Garden And Gardener

Everything for the Gardener and their Garden

Price reductions at Crocus

by Sarah - August 18th, 2013.
Filed under: Crocus, Price Reductions.

Crocus reduced the price on these products today

Narcissus 'Hawera' (Narcissus)

Narcissus ‘Hawera’ (Narcissus) was £3.99 now £1.99
Position: full sun or partial shade Soil: well-drained soil (for container-grown bulbs use two parts John Innes No2 compost to one part sharp grit) Rate of growth: average Flowering period: April and May Flower colour: canary-yellow Other features: contact with the sap may cause skin irritation Hardiness: half hardy Bulb size: 10/12 Each bulb produces several stems, which in late spring, are topped with up to 5 nodding flowers. Their reflexed perianth segments give them a charming windswept look, and as they usually open in succession, they will often flower over several weeks. Triandrus narcissus are perfect for planting into pots, or for adding spring colour throughout the front of the border. Garden care: Plant 10-15cm (4-6in) deep from late summer to early autumn. After flowering feed with a balanced fertiliser, dead-head and allow the leaves to die back naturally.

Paeonia Red (tree peony / tree paeony)

Paeonia Red (tree peony / tree paeony) was £14.99 now £12.49
Position: full sun or partial shade Soil: fertile, moisture-retentive yet well-drained Rate of growth: vigorous Flowering period: April to May Hardiness: fully hardy Incredibly bright and vibrant, the slightly ruffled petals of this gorgeous tree peony are arranged around a golden boss of stamens. They form large, bowl-shaped (sometimes scented) flowers, which can grow up to 15cm across. This tree paeonia is between 1 and 2 years old. It arrived on our nursery in late winter as a bareroot plant and was immediately potted up into an 11cm pot. It may not have a well developed root system just yet (hence we describe them as bareroot), so you should not worry if the soil falls away when planting out. Garden care: Protect from cold winds and early morning sun. Support the branches of young shrubs with canes to prevent the massive flowerheads from being battered by rain. Tree peonies are hungry feeders, so ensure that container-grown specimens receive a top-dressing of a slow-release fertiliser in spring. In the border apply a top-dressing of a balanced, slow-release fertiliser around the base of the plant in early spring and mulch with well-rotted garden compost or manure. If the plant shows signs of collapse or the leaves become spotty, this may be a symptom of peony botrytis. Remove affected leaves immediately. In the autumn, cut off all of the foliage and dispose of it to avoid reinfection the following spring. The older stems of tree peonies have a tendency to become brittle and snap, so cut these back to the ground in autumn every two or three years.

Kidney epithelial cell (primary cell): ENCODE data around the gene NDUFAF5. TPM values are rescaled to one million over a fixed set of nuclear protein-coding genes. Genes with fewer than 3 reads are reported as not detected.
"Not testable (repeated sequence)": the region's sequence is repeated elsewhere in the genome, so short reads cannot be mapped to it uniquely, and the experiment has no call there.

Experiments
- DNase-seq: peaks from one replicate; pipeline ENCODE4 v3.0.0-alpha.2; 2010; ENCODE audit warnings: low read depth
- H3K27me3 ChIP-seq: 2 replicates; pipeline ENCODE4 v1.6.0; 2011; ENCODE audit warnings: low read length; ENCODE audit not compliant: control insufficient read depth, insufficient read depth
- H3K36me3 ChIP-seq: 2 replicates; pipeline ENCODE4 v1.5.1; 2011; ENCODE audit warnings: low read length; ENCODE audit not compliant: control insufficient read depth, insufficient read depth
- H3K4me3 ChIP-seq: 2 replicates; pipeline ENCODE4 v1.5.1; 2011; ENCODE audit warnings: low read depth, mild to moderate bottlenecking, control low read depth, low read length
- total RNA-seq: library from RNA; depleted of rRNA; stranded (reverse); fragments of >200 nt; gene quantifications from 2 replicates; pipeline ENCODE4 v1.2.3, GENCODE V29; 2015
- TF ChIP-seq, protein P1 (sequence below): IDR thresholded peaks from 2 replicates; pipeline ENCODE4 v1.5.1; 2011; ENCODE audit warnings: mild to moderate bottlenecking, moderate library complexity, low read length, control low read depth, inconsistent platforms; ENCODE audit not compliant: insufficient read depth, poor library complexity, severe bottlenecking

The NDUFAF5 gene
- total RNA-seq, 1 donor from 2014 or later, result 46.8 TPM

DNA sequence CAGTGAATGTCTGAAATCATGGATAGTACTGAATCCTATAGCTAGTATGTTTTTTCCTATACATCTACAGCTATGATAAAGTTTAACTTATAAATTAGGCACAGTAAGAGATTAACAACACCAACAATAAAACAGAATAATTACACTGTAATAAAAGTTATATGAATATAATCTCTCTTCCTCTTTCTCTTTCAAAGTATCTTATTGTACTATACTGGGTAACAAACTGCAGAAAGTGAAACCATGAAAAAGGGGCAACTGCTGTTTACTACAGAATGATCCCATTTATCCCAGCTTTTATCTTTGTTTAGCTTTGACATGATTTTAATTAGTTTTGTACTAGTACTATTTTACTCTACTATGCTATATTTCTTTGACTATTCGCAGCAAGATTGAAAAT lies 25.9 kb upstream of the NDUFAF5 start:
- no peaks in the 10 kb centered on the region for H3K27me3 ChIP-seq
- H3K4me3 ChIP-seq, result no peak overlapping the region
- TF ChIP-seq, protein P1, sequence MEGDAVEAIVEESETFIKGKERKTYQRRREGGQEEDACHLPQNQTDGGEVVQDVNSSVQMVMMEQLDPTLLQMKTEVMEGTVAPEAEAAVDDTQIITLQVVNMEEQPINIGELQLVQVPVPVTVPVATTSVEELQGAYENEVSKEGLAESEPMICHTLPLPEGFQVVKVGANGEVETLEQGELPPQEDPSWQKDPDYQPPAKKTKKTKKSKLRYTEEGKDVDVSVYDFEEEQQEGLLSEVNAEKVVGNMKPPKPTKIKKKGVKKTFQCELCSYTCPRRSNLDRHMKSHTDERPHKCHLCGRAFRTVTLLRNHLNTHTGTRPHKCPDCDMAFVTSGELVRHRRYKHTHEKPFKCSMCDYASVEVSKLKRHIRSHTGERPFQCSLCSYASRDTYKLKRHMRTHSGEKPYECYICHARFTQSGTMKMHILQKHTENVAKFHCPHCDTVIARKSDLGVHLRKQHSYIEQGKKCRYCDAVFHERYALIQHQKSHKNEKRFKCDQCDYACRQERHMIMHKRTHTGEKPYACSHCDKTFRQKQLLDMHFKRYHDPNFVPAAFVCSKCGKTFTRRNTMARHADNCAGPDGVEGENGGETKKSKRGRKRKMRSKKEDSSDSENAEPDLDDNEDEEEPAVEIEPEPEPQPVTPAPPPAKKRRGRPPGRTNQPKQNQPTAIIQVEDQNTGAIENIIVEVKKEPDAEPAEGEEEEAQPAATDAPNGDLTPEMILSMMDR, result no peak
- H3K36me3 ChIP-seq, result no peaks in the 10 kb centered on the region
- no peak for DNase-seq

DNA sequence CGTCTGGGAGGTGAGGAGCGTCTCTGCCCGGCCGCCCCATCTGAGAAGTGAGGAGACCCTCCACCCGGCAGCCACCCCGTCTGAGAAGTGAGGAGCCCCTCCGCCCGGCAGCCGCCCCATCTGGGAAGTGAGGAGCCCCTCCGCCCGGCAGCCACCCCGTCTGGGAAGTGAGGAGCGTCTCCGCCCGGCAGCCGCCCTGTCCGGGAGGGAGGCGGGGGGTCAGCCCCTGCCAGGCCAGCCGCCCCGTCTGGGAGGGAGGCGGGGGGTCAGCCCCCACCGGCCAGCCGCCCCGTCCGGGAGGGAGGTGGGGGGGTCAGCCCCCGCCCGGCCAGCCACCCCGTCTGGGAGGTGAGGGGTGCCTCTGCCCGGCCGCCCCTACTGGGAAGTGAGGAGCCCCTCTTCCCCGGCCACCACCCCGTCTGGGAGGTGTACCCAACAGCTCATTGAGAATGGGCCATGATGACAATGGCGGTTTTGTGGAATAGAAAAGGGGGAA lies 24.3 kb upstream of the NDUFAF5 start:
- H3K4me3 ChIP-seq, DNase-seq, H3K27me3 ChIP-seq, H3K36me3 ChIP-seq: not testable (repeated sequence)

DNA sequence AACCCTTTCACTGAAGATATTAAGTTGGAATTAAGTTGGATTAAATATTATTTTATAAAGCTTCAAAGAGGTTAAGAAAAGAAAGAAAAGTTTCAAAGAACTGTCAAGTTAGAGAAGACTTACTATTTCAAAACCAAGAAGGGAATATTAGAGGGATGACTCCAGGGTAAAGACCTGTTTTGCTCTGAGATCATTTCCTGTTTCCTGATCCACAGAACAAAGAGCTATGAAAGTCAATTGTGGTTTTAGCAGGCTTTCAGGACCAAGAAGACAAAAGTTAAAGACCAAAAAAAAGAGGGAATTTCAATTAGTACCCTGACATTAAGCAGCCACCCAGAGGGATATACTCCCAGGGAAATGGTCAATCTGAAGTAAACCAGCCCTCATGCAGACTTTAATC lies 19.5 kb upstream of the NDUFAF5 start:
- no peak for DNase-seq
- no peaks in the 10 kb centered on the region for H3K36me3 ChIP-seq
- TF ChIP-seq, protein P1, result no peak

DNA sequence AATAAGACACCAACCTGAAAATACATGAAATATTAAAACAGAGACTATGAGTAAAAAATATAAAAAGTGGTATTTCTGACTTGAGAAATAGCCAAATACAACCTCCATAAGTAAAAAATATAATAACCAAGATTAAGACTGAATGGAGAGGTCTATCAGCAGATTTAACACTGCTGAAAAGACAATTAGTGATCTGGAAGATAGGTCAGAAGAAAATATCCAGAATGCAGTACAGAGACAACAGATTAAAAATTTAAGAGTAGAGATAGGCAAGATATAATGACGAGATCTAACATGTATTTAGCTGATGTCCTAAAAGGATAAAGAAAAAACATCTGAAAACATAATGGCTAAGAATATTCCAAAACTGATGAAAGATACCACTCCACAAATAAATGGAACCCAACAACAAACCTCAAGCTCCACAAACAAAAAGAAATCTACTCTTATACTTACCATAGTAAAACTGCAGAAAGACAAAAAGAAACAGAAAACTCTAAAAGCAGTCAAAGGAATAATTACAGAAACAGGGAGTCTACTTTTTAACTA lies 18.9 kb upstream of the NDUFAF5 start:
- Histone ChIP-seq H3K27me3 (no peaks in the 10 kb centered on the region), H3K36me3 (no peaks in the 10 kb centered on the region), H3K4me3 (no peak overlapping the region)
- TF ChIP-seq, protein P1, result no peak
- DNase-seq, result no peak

Cornus 'Norman Hadden' (dogwood)

Cornus ‘Norman Hadden’ (dogwood) was £44.99 now £29.99
Position: full sun, prefers a sheltered spot Soil: fertile, humus-rich, well-drained, neutral to acid soil Rate of growth: average Flowering period: June to July Other features: produces large strawberry-like fruits in autumn Hardiness: fully hardy This graceful dogwood produces masses of creamy-white flowering bracts in June, turning deep pink in July, then large strawberry-like fruits in autumn. The lush green foliage is semi-evergreen. Grown as a larger shrub or small, multi-stemmed tree, it makes a wonderful specimen. Garden care: Incorporate a good amount of well-rotted leafmould when planting. Requires minimal pruning.

Phyllostachys nigra (black bamboo)

Phyllostachys nigra (black bamboo) was £39.99 now £29.99
Position: full sun or partial shade Soil: humus-rich, moist, well-drained soil Rate of growth: fast growing Hardiness: fully hardy One of the most elegant bamboos, with polished, damson-black mature canes and dark green leaves. The slender, arching canes, which are dark green for the first two or three years, look perfect in a contemporary, minimalist garden particularly if the low-growing foliage is stripped. Although this is not one of the more vigorous and invasive bamboos, it is advisable to restrict the roots using a rigid, non-perishable barrier to prevent the plant from colonising adjacent plantings. Garden care: Plant in a large container or surround the roots with a non-perishable barrier that restricts the plant’s spread. Water regularly until established. Bamboos do not like competition, so are best planted en masse in a designated area of the garden.